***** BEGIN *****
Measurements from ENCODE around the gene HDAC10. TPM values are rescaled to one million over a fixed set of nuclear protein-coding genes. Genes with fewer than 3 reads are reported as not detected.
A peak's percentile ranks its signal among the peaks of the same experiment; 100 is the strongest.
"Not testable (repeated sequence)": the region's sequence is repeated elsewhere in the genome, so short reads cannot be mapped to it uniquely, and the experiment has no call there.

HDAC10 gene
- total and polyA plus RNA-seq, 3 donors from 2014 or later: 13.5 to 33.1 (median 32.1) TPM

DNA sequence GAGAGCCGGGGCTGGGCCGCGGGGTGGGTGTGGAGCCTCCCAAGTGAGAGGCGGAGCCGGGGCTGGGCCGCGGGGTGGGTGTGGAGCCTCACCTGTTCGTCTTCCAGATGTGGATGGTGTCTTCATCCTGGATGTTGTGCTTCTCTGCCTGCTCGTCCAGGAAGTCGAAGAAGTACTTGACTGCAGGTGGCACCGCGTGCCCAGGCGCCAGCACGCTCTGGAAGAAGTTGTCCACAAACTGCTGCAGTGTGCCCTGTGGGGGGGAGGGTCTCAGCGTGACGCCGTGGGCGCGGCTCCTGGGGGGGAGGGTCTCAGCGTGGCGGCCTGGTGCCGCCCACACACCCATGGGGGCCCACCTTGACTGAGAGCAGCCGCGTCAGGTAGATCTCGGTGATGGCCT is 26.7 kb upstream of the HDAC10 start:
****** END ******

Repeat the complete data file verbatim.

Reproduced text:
Measurements from ENCODE around the gene HDAC10. TPM values are rescaled to one million over a fixed set of nuclear protein-coding genes. Genes with fewer than 3 reads are reported as not detected.
A peak's percentile ranks its signal among the peaks of the same experiment; 100 is the strongest.
"Not testable (repeated sequence)": the region's sequence is repeated elsewhere in the genome, so short reads cannot be mapped to it uniquely, and the experiment has no call there.

HDAC10 gene
- total and polyA plus RNA-seq, 3 donors from 2014 or later: 13.5 to 33.1 (median 32.1) TPM

DNA sequence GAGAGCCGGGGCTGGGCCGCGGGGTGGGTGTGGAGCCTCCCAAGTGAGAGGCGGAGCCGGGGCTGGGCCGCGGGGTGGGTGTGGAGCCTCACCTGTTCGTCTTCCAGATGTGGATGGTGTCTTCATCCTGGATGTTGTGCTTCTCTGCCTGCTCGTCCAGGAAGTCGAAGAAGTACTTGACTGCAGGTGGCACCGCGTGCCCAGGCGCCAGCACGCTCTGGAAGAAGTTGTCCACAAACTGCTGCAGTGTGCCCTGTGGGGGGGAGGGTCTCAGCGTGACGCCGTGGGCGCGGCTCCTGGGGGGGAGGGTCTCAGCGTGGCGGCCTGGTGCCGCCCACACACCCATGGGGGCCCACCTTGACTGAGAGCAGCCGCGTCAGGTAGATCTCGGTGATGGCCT is 26.7 kb upstream of the HDAC10 start: